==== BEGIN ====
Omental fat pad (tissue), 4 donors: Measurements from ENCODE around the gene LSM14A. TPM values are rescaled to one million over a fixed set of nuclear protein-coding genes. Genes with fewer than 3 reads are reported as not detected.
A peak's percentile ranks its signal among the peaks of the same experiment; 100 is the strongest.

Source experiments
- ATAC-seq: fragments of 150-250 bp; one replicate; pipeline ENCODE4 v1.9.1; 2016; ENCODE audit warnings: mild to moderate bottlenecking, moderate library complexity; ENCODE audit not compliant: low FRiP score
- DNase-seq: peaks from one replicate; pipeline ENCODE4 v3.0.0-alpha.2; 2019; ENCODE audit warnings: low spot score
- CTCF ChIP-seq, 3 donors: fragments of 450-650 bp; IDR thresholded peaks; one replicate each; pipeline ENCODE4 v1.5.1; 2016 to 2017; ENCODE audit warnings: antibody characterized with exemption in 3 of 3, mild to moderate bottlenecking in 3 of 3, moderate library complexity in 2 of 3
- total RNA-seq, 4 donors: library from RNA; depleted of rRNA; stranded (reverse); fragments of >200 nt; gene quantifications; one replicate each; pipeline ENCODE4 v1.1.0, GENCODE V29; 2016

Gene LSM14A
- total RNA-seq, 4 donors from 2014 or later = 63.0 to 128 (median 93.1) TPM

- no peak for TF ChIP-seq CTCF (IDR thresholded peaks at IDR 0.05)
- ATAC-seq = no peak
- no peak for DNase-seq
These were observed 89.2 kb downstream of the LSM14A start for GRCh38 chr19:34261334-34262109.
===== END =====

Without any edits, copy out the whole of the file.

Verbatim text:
Omental fat pad (tissue), 4 donors: Measurements from ENCODE around the gene LSM14A. TPM values are rescaled to one million over a fixed set of nuclear protein-coding genes. Genes with fewer than 3 reads are reported as not detected.
A peak's percentile ranks its signal among the peaks of the same experiment; 100 is the strongest.

Source experiments
- ATAC-seq: fragments of 150-250 bp; one replicate; pipeline ENCODE4 v1.9.1; 2016; ENCODE audit warnings: mild to moderate bottlenecking, moderate library complexity; ENCODE audit not compliant: low FRiP score
- DNase-seq: peaks from one replicate; pipeline ENCODE4 v3.0.0-alpha.2; 2019; ENCODE audit warnings: low spot score
- CTCF ChIP-seq, 3 donors: fragments of 450-650 bp; IDR thresholded peaks; one replicate each; pipeline ENCODE4 v1.5.1; 2016 to 2017; ENCODE audit warnings: antibody characterized with exemption in 3 of 3, mild to moderate bottlenecking in 3 of 3, moderate library complexity in 2 of 3
- total RNA-seq, 4 donors: library from RNA; depleted of rRNA; stranded (reverse); fragments of >200 nt; gene quantifications; one replicate each; pipeline ENCODE4 v1.1.0, GENCODE V29; 2016

Gene LSM14A
- total RNA-seq, 4 donors from 2014 or later = 63.0 to 128 (median 93.1) TPM

- no peak for TF ChIP-seq CTCF (IDR thresholded peaks at IDR 0.05)
- ATAC-seq = no peak
- no peak for DNase-seq
These were observed 89.2 kb downstream of the LSM14A start for GRCh38 chr19:34261334-34262109.